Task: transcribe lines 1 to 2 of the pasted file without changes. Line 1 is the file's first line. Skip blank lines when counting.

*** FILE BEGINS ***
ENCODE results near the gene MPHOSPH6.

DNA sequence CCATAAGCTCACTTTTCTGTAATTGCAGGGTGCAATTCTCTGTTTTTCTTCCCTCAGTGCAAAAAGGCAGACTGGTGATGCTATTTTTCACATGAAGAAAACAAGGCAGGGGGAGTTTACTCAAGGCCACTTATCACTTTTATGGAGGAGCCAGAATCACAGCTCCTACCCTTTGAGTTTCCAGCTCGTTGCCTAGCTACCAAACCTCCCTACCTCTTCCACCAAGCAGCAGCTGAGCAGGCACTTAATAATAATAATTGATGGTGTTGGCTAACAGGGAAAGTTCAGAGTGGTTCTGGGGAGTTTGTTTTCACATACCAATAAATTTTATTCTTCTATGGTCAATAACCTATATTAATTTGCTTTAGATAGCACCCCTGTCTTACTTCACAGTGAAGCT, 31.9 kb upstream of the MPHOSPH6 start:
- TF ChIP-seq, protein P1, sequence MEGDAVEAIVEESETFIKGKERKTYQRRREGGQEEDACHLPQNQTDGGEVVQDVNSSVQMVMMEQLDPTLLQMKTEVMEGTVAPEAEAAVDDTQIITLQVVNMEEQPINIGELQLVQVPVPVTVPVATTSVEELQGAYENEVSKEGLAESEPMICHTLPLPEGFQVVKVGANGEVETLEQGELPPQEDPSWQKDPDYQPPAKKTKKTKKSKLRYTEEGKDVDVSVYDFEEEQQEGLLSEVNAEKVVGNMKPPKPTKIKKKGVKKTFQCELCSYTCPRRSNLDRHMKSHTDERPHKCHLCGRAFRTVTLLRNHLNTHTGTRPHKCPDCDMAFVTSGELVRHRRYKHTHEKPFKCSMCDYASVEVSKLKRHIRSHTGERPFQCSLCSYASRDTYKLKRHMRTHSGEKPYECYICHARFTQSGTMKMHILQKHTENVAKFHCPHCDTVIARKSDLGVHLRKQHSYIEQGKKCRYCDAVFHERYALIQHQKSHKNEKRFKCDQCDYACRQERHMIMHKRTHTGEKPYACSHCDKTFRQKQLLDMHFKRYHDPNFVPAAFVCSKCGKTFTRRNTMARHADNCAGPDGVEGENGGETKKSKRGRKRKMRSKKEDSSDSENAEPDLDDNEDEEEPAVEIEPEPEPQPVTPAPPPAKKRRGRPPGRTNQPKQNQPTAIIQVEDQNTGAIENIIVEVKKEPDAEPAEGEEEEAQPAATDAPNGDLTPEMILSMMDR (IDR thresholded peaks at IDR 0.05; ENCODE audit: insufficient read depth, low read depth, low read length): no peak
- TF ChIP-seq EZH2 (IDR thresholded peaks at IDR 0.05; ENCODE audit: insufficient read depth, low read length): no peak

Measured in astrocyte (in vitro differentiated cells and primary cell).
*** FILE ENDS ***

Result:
ENCODE results near the gene MPHOSPH6.

DNA sequence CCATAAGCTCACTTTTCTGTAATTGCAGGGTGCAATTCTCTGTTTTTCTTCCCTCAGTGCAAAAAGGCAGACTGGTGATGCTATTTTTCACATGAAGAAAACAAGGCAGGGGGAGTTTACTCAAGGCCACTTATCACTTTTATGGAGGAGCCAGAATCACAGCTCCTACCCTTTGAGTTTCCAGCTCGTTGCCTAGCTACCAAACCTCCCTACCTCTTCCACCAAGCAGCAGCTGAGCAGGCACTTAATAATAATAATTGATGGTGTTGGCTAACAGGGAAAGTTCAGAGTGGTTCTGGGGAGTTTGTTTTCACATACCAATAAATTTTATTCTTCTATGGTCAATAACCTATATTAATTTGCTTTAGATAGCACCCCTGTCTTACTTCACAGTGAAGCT, 31.9 kb upstream of the MPHOSPH6 start: